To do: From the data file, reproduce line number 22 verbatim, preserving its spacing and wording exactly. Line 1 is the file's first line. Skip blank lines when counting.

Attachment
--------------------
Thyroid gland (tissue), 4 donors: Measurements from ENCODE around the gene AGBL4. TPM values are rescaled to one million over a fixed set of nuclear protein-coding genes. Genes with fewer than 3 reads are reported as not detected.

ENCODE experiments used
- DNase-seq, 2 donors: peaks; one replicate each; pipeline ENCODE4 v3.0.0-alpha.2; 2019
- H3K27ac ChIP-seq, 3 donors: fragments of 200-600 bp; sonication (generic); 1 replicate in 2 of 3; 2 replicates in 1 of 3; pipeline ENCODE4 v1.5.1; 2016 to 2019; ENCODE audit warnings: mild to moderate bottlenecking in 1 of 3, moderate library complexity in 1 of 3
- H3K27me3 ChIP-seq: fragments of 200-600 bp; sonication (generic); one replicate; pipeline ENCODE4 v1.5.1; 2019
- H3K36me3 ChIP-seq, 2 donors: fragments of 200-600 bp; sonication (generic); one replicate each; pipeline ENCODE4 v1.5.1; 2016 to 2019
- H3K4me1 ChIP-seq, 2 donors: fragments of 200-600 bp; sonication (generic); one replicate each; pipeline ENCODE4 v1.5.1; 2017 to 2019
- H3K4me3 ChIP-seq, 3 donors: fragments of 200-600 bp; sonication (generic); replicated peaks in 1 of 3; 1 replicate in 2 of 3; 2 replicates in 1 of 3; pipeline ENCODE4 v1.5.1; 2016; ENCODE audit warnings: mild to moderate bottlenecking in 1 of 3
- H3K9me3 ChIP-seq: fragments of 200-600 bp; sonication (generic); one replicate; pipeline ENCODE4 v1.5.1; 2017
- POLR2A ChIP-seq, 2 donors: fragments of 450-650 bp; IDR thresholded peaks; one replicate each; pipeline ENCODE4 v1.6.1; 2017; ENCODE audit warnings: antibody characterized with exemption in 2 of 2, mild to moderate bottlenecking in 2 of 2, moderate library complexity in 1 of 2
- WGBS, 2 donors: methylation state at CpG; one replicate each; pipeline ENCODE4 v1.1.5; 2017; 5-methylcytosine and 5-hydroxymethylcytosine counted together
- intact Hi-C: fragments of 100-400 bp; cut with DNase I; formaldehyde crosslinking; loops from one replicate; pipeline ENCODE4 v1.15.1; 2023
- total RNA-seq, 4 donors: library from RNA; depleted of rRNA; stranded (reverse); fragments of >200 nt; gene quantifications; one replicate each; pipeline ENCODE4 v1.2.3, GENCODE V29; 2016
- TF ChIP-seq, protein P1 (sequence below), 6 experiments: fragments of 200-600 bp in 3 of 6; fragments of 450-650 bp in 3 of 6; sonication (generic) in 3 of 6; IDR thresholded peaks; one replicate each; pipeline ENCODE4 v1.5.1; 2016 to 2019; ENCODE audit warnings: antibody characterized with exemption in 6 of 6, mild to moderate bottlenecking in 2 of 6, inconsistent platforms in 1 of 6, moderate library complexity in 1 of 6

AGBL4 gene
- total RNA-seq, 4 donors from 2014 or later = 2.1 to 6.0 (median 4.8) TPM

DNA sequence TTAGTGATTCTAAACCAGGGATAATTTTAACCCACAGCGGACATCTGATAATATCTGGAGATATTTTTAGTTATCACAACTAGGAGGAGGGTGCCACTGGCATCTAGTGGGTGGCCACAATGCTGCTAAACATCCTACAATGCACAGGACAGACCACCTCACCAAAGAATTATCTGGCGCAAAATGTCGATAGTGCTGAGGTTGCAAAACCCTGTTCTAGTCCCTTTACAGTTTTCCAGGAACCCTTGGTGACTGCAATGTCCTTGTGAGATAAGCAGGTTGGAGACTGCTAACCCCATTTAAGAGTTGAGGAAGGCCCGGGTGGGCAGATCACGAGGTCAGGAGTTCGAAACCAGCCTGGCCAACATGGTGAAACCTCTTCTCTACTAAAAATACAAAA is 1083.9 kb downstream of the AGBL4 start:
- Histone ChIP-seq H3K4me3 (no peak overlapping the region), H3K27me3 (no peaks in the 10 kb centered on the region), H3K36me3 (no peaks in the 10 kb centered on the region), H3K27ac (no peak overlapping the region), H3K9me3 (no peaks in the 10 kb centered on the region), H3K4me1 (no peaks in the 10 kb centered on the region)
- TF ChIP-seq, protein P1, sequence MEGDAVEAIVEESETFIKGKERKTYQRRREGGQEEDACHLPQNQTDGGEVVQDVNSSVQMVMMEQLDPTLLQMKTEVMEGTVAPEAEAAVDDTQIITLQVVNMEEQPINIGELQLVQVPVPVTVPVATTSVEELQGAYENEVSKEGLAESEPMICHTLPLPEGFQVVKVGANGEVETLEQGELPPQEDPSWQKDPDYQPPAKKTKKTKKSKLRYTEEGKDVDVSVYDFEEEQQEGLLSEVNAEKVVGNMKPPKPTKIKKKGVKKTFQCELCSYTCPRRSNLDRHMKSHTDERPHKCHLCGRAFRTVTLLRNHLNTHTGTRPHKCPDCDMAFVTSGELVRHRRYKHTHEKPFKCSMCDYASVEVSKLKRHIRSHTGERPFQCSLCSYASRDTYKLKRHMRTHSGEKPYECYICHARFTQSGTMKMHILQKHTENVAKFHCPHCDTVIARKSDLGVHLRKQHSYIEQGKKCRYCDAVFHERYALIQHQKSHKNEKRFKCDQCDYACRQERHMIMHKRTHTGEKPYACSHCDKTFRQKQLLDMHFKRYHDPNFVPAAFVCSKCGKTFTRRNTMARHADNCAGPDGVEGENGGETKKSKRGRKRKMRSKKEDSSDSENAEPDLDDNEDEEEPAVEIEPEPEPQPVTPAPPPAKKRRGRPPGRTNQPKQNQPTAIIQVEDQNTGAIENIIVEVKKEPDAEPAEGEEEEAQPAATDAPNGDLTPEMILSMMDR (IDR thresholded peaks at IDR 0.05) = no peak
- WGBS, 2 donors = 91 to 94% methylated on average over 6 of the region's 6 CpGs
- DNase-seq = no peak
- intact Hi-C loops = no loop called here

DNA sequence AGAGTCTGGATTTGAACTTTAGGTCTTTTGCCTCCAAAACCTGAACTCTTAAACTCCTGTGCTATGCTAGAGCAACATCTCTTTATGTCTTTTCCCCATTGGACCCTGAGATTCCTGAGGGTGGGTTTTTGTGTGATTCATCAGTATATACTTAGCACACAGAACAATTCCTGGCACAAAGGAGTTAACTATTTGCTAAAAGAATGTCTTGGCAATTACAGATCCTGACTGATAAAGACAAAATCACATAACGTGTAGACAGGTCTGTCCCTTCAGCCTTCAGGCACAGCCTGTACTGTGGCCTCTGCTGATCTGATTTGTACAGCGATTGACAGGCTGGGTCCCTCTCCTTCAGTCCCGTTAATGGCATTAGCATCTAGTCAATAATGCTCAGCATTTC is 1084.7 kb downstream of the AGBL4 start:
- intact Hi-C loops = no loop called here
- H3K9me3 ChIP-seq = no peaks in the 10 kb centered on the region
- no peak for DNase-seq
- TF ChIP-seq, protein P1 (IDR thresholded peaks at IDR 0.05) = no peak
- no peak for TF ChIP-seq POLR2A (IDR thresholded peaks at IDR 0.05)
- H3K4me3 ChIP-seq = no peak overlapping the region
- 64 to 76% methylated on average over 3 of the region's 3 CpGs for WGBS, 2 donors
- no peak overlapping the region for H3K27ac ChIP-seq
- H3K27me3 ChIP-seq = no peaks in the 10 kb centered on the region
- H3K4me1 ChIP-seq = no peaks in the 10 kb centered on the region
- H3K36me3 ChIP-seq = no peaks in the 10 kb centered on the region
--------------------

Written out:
- intact Hi-C loops = no loop called here